Amid the recent data breach and misuse scandals surrounding technology companies such as Facebook, the linked article notes that “[i]t is an interesting time for a tech company to be asking for a urine sample.” And yet alongside emerging developments in consumer health technology, that’s precisely just what might happen.
The linked article points to various new technologies which help consumers collect information about and monitor their health, from sperm count to blood pressure. Questions about how consumers’ data will be handled mount–the lack of data exchange can limit the benefits of this technology, but privacy considerations might weigh in favor of only opt-in, anonymized data sharing. At present, entrepreneurs seem to be cognizant of the privacy concerns and understand the importance of responsibly handling consumer data. But, then again, as we’ve seen before, talk is cheap.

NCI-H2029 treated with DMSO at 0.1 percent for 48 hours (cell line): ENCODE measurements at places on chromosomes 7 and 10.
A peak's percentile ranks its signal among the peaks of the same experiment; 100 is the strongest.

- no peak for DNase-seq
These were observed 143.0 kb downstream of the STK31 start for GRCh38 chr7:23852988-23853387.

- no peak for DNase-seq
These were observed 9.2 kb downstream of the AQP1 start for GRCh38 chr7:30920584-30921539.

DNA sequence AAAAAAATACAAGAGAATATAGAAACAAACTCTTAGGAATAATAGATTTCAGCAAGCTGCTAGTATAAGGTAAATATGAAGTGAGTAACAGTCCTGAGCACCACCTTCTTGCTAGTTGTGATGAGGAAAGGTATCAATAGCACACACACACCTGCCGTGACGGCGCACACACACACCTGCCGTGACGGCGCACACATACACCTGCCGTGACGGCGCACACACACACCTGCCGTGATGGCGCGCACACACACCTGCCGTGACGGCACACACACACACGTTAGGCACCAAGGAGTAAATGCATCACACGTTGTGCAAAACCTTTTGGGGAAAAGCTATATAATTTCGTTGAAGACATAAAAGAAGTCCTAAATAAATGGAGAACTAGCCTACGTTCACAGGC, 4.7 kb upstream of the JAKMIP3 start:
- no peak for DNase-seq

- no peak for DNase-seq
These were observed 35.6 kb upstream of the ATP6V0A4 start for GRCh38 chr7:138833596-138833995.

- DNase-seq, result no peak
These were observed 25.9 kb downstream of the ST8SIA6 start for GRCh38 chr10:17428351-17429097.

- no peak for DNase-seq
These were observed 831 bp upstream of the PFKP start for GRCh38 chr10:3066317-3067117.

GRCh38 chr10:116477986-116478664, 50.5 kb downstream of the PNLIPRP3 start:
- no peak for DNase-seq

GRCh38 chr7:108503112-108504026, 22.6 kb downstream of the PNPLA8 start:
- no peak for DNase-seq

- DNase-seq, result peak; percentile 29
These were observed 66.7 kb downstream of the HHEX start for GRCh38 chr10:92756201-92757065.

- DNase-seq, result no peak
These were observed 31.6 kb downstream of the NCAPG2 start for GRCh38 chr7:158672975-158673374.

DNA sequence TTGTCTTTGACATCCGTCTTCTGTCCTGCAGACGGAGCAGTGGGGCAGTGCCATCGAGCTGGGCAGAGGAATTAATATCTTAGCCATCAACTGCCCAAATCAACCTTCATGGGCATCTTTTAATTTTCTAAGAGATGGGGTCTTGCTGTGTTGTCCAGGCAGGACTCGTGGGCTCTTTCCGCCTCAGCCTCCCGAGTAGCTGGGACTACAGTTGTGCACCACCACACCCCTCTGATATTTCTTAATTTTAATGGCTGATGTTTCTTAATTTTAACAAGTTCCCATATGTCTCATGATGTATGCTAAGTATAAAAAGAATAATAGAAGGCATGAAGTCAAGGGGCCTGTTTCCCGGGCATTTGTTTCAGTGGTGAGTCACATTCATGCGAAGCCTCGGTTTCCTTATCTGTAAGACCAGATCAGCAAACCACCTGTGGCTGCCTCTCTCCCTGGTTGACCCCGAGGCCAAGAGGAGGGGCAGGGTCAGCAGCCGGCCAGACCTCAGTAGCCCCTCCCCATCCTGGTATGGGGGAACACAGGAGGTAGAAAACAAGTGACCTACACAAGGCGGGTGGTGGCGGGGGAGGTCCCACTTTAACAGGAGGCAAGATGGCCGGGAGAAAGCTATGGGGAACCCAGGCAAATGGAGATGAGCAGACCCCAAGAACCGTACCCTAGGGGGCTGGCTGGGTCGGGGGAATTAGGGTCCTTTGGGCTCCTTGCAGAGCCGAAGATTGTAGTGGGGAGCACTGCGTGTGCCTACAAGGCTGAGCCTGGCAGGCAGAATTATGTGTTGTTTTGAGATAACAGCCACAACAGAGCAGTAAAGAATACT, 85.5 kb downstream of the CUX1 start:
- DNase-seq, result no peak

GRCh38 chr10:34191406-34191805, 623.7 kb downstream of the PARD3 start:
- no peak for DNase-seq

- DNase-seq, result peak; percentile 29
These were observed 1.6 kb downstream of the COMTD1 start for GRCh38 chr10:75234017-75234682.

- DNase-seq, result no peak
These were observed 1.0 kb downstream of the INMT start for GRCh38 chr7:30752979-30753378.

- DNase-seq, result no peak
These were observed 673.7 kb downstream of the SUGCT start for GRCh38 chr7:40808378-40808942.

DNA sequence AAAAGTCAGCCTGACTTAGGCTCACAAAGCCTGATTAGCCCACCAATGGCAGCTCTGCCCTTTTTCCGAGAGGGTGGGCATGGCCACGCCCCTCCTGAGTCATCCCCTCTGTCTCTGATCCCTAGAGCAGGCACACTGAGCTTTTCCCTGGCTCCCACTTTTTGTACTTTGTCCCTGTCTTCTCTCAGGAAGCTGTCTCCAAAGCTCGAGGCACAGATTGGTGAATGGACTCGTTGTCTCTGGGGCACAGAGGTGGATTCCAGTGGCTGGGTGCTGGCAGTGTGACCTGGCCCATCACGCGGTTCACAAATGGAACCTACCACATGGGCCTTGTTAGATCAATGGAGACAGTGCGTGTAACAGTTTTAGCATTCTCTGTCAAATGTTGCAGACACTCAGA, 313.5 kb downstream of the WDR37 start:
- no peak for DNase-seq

One CEO assures us: “We’re not, like, selling to pharmaceutical companies.” An interesting question involves how consumers can hold these companies accountable so that they might entrust these companies with some of their most private information.
LINK: Data Mining Our Bodies (by Katherine Bindley for Wall Street Journal [gated])
Companies are planning to get personal—very personal—at the 2019 CES technology show this week in Las Vegas.
The annual event for showcasing the latest in consumer technology will feature self-driving shuttle buses, 5G wireless hubs, artificially intelligent ovens and more, but exhibitors will also be displaying their ability to intuit deeper health data directly from users, often with cheap, even wearable, devices….
What do you think?